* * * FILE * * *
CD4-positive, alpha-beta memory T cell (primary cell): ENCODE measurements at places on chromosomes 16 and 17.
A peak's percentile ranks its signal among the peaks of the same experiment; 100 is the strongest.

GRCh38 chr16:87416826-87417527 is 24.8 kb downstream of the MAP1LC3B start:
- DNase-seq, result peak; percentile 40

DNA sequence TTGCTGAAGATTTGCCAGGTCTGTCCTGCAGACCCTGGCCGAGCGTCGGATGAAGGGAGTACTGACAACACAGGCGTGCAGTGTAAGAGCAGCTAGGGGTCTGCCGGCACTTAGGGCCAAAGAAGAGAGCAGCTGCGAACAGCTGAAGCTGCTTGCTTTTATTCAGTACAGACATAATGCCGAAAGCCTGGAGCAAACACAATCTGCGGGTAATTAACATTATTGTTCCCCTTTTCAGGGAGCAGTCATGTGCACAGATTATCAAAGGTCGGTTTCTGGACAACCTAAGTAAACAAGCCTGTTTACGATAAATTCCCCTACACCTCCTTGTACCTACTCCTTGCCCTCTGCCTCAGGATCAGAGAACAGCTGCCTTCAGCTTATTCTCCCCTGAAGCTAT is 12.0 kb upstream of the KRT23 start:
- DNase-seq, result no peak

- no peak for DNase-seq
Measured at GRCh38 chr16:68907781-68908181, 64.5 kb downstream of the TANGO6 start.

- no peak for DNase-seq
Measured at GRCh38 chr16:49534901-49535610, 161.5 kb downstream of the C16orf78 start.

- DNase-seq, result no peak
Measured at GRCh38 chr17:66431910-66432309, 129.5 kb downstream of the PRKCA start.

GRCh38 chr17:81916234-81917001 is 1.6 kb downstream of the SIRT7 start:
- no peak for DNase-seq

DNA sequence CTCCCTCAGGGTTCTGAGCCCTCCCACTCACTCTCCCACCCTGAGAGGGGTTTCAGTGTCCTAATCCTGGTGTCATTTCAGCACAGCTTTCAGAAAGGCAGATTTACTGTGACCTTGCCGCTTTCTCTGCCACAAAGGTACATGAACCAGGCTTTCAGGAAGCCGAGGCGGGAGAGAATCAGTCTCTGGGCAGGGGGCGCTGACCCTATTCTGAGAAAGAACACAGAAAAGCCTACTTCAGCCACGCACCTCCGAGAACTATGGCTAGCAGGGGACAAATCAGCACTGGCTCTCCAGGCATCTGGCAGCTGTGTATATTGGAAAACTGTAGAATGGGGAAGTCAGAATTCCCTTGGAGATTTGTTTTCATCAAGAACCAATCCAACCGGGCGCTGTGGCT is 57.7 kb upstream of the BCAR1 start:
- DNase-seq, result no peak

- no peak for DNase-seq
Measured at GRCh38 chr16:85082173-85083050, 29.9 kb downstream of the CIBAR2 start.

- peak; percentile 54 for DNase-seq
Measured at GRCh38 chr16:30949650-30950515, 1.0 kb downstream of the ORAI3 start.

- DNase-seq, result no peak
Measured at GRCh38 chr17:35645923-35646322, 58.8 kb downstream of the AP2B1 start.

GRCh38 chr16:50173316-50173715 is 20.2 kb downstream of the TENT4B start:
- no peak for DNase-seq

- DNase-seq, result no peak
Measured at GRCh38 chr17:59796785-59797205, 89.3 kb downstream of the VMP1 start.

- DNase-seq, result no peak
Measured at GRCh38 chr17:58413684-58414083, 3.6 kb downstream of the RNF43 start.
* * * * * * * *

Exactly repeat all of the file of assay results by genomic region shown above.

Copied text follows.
CD4-positive, alpha-beta memory T cell (primary cell): ENCODE measurements at places on chromosomes 16 and 17.
A peak's percentile ranks its signal among the peaks of the same experiment; 100 is the strongest.

GRCh38 chr16:87416826-87417527 is 24.8 kb downstream of the MAP1LC3B start:
- DNase-seq, result peak; percentile 40

DNA sequence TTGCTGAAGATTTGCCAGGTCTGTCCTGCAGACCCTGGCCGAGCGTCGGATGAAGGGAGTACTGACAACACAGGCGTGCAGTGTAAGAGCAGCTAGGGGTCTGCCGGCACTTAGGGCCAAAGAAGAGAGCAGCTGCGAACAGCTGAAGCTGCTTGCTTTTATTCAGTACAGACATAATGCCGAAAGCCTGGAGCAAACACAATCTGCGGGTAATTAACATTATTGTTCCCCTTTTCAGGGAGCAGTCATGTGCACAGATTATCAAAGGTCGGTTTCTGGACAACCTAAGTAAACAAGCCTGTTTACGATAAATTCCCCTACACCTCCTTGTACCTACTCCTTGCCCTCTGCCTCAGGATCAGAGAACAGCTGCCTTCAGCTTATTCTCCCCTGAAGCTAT is 12.0 kb upstream of the KRT23 start:
- DNase-seq, result no peak

- no peak for DNase-seq
Measured at GRCh38 chr16:68907781-68908181, 64.5 kb downstream of the TANGO6 start.

- no peak for DNase-seq
Measured at GRCh38 chr16:49534901-49535610, 161.5 kb downstream of the C16orf78 start.

- DNase-seq, result no peak
Measured at GRCh38 chr17:66431910-66432309, 129.5 kb downstream of the PRKCA start.

GRCh38 chr17:81916234-81917001 is 1.6 kb downstream of the SIRT7 start:
- no peak for DNase-seq

DNA sequence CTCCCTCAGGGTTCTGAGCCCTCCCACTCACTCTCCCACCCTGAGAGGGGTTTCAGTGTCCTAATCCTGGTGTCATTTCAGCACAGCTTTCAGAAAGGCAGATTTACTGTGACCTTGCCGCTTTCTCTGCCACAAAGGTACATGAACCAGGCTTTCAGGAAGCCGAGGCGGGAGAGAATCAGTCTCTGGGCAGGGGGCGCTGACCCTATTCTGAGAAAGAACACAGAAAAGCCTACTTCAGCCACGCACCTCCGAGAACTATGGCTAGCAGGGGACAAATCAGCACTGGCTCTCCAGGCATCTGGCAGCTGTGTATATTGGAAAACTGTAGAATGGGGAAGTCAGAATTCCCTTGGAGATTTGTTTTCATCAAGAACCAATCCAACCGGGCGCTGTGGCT is 57.7 kb upstream of the BCAR1 start:
- DNase-seq, result no peak

- no peak for DNase-seq
Measured at GRCh38 chr16:85082173-85083050, 29.9 kb downstream of the CIBAR2 start.

- peak; percentile 54 for DNase-seq
Measured at GRCh38 chr16:30949650-30950515, 1.0 kb downstream of the ORAI3 start.

- DNase-seq, result no peak
Measured at GRCh38 chr17:35645923-35646322, 58.8 kb downstream of the AP2B1 start.

GRCh38 chr16:50173316-50173715 is 20.2 kb downstream of the TENT4B start:
- no peak for DNase-seq

- DNase-seq, result no peak
Measured at GRCh38 chr17:59796785-59797205, 89.3 kb downstream of the VMP1 start.

- DNase-seq, result no peak
Measured at GRCh38 chr17:58413684-58414083, 3.6 kb downstream of the RNF43 start.